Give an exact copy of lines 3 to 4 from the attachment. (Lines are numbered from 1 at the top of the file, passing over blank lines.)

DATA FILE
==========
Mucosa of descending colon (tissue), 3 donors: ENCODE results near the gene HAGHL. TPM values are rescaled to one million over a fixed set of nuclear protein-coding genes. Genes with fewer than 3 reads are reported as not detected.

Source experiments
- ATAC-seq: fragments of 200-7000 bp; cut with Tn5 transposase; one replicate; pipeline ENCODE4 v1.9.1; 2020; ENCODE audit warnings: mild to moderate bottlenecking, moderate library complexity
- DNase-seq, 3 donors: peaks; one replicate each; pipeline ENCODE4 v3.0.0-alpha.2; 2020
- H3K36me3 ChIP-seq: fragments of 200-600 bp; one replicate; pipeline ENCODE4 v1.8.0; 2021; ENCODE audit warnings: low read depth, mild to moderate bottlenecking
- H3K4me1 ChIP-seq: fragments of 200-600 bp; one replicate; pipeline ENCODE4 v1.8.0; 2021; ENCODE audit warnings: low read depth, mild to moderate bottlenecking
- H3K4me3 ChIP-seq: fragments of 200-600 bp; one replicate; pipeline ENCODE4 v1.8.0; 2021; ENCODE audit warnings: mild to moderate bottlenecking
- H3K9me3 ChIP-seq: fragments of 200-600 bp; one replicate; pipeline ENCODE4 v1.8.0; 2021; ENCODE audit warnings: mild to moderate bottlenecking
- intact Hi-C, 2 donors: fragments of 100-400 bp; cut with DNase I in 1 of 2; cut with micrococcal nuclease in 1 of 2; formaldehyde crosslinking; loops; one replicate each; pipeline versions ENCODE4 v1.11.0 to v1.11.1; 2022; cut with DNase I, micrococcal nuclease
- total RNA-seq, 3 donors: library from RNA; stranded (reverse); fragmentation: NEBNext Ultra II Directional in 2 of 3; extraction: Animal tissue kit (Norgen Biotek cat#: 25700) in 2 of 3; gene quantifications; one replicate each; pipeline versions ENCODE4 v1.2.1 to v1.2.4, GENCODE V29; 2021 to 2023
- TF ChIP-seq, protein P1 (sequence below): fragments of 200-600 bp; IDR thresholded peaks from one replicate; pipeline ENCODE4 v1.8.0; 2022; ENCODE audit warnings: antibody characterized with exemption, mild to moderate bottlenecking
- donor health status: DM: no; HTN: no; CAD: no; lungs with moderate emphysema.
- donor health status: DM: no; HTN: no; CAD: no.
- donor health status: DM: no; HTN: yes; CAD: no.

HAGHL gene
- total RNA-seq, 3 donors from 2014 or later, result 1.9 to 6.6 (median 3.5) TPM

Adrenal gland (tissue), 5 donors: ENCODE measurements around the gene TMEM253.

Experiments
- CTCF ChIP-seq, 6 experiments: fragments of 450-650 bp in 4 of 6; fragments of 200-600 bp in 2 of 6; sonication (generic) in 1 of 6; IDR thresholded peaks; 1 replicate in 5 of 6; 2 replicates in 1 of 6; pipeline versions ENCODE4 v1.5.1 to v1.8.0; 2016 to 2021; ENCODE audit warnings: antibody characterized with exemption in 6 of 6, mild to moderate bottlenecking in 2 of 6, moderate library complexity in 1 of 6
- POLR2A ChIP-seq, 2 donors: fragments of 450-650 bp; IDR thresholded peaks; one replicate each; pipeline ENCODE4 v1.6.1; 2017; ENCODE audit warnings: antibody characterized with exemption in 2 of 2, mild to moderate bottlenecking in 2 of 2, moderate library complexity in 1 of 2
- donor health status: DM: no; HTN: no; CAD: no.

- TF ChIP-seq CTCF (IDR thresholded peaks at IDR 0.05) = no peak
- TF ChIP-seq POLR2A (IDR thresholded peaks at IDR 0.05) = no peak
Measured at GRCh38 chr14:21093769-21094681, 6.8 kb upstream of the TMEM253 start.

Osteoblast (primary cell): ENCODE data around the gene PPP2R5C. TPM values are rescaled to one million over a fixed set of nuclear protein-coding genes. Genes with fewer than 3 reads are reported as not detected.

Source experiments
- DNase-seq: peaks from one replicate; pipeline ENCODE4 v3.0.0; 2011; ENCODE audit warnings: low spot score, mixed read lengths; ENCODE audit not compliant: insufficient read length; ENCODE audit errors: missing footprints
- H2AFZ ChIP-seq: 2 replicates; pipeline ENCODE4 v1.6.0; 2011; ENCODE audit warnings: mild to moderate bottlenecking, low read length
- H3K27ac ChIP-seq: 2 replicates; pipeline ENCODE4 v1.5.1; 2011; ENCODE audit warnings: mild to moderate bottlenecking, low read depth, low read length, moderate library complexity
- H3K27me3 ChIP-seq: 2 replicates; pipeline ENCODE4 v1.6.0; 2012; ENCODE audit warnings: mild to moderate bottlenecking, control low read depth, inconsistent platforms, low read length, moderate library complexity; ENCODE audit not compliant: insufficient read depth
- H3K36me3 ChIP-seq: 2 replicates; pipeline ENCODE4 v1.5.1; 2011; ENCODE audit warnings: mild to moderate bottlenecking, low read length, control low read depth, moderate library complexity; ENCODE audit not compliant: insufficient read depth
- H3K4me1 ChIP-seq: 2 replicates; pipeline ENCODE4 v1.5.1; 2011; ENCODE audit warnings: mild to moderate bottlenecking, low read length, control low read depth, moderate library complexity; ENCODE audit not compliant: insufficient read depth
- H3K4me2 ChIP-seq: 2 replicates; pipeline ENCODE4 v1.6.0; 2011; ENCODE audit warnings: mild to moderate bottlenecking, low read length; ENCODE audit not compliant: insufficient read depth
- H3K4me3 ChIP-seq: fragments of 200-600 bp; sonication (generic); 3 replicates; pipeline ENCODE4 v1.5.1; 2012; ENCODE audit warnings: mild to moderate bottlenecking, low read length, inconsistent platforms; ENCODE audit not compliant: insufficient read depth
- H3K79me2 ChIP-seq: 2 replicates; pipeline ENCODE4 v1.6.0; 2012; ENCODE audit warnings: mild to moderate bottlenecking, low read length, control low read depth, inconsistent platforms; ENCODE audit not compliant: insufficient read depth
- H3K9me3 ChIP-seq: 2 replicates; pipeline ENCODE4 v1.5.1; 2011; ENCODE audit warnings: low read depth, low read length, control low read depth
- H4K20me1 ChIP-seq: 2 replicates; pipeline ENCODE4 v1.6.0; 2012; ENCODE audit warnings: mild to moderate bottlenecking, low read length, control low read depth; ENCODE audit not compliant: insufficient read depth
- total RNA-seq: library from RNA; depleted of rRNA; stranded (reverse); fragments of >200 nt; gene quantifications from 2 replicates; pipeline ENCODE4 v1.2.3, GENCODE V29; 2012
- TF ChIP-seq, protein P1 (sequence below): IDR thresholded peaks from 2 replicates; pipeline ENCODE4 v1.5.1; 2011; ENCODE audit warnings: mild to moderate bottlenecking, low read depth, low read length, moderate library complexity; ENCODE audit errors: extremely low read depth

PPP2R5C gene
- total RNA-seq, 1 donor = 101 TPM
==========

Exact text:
- ATAC-seq: fragments of 200-7000 bp; cut with Tn5 transposase; one replicate; pipeline ENCODE4 v1.9.1; 2020; ENCODE audit warnings: mild to moderate bottlenecking, moderate library complexity
- DNase-seq, 3 donors: peaks; one replicate each; pipeline ENCODE4 v3.0.0-alpha.2; 2020